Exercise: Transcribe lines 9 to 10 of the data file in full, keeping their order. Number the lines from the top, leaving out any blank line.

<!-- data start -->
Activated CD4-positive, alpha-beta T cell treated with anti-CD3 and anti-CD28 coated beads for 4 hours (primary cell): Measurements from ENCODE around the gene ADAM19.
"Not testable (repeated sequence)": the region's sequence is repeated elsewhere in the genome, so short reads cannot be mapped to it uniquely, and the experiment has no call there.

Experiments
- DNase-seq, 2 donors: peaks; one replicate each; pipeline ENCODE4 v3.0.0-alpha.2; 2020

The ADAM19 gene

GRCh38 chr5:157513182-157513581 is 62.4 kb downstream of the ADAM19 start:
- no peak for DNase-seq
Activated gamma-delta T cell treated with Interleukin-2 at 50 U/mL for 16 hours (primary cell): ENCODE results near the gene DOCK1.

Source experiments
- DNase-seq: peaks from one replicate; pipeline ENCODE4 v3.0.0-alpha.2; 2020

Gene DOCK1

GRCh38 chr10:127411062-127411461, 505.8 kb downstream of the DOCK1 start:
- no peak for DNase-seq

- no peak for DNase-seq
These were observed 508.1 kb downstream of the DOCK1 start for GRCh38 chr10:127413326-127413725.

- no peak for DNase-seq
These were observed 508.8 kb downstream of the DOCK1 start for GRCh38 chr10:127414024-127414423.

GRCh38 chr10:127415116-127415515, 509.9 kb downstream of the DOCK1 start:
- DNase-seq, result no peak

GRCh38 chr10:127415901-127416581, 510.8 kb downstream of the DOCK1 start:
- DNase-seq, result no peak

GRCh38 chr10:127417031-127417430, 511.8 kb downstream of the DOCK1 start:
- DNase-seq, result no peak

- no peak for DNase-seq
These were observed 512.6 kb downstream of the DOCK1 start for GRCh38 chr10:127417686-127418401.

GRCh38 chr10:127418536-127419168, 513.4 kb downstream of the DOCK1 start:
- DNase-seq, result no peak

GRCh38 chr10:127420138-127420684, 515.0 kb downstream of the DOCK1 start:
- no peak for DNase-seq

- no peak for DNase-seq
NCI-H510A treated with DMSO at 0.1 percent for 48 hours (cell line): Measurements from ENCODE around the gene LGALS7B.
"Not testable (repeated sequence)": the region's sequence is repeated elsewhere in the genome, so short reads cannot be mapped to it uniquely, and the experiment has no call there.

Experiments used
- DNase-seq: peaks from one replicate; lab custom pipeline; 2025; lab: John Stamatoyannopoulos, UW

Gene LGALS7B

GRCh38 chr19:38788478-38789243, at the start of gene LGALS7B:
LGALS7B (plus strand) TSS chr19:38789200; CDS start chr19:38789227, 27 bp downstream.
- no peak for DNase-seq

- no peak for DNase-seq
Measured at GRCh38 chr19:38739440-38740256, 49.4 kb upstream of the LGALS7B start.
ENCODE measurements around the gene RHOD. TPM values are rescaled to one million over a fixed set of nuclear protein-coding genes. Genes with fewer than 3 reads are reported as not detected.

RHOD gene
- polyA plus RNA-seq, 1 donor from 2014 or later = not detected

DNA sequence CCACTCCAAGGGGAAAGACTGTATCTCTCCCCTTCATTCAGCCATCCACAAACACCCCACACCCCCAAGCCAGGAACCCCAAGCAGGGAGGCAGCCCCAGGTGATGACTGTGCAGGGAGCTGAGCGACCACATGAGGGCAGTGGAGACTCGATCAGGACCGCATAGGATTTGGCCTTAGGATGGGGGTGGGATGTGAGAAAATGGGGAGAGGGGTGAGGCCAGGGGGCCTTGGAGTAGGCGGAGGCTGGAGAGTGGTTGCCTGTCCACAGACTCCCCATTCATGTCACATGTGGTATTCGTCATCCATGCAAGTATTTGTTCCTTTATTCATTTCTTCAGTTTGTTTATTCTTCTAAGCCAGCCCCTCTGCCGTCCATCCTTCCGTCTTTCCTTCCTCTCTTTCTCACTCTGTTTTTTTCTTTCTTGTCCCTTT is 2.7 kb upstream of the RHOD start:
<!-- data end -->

Source experiments
- DNase-seq: peaks from one replicate; pipeline ENCODE4 v3.0.0-alpha.2; 2020